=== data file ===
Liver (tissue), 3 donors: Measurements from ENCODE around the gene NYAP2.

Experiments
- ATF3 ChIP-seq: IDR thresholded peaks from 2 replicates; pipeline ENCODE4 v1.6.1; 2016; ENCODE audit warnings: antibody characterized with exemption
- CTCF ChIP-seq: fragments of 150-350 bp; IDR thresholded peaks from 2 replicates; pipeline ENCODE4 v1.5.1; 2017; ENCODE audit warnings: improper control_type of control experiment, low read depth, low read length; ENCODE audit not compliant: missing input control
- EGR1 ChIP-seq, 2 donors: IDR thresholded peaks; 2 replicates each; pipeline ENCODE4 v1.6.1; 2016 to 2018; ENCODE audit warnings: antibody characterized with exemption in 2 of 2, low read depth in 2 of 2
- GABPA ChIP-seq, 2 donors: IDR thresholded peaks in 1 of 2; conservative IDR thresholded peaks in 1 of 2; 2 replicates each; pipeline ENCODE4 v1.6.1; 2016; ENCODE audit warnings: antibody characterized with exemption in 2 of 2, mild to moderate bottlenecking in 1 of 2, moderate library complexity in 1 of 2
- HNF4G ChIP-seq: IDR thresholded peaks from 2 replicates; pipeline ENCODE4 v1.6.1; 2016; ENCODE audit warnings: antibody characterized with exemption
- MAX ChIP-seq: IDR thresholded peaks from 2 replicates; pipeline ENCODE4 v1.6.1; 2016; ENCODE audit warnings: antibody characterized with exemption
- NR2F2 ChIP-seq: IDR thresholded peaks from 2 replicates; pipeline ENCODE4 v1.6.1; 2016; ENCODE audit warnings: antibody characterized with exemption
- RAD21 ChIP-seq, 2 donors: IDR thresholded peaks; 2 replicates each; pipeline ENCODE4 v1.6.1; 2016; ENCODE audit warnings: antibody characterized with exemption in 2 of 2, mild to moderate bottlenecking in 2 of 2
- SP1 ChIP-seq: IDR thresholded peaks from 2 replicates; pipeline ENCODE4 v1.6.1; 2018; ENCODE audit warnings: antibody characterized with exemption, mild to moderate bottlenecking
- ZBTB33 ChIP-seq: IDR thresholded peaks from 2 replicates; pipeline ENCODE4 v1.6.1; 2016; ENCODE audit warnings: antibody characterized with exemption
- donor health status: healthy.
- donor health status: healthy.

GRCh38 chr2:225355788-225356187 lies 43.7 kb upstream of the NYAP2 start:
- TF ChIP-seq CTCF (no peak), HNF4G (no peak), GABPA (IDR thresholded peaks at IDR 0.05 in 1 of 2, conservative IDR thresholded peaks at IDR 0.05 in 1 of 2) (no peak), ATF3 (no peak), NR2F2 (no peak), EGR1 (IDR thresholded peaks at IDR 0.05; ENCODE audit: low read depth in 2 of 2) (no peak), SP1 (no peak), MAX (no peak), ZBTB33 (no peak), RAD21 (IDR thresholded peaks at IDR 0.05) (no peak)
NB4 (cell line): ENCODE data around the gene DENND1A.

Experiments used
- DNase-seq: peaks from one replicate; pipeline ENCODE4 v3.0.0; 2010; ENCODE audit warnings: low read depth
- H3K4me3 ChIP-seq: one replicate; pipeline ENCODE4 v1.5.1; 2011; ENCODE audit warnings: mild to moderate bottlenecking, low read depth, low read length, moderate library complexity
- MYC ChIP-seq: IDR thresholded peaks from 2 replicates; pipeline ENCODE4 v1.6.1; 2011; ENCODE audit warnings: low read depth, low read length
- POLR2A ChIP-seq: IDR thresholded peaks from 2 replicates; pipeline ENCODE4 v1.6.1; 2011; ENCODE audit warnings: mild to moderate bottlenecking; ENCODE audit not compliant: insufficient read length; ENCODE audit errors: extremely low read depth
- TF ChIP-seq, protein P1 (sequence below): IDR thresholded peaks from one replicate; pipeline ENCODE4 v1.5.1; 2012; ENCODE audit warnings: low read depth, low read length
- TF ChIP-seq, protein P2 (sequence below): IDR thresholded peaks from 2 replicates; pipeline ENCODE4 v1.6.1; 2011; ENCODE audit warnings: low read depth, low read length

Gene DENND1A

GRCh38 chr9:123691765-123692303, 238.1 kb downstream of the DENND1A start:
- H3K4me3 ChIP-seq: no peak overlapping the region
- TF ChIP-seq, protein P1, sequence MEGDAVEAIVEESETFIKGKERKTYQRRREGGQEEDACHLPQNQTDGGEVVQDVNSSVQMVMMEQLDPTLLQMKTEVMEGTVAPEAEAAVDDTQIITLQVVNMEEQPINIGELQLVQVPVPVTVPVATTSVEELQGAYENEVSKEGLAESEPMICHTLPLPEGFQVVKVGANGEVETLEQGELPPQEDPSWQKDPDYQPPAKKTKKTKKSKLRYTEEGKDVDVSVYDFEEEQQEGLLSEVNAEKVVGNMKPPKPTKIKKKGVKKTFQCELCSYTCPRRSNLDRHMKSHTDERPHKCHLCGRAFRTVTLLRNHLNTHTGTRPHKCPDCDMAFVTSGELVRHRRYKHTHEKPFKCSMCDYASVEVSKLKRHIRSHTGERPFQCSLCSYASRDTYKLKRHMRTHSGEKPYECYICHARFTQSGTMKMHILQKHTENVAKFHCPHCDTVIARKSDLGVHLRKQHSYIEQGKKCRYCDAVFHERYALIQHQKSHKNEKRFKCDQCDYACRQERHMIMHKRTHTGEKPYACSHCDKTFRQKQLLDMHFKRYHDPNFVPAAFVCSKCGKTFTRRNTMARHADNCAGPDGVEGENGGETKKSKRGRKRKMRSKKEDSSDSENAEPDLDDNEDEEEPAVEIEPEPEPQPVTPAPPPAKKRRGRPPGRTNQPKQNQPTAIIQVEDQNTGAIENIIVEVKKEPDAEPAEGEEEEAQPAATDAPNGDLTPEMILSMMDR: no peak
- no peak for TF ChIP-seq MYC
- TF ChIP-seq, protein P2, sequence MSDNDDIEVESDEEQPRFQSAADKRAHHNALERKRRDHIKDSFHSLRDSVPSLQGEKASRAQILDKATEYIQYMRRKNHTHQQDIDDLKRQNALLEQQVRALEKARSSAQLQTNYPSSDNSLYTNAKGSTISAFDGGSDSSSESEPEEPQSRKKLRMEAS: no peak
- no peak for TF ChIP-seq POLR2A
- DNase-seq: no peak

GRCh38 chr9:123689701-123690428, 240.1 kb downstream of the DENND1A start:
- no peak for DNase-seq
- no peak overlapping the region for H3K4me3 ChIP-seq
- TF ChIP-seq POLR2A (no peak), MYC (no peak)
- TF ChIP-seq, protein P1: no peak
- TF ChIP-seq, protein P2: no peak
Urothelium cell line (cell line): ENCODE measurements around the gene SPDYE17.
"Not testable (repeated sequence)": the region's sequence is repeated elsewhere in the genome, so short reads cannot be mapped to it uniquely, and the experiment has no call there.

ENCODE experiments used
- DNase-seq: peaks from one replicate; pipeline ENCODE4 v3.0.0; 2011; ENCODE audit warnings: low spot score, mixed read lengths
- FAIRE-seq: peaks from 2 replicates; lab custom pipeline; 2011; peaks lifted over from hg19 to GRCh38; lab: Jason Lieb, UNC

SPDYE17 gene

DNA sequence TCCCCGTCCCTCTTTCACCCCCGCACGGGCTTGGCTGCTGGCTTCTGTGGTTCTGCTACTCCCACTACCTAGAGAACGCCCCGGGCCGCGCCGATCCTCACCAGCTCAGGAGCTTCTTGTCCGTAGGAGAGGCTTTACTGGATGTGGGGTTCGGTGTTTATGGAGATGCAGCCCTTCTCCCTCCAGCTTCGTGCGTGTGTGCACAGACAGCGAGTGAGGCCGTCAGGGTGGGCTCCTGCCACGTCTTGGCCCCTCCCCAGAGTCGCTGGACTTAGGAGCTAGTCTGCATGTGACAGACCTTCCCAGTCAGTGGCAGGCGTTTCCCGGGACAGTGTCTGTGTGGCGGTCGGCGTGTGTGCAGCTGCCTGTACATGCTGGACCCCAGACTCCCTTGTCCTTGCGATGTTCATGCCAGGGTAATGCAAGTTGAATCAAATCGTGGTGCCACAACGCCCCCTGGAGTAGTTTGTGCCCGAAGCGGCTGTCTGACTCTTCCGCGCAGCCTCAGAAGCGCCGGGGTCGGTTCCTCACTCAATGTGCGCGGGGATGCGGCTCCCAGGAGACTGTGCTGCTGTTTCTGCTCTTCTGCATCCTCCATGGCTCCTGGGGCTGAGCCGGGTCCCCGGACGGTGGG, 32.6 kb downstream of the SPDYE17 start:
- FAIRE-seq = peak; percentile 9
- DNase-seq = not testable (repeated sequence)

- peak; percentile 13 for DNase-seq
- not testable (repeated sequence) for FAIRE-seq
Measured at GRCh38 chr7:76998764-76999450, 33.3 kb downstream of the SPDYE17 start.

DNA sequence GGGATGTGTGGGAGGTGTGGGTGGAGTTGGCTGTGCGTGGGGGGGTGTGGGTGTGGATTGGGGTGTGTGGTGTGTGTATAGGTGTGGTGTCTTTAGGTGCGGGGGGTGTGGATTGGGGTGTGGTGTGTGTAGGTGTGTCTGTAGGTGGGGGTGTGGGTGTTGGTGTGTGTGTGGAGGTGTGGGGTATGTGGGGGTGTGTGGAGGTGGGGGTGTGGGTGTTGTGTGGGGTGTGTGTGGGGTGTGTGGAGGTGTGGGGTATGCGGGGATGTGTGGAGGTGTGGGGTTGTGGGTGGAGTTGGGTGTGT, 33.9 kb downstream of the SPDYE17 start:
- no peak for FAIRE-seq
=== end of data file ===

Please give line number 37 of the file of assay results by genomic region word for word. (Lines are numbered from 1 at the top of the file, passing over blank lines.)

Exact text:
- TF ChIP-seq, protein P1: no peak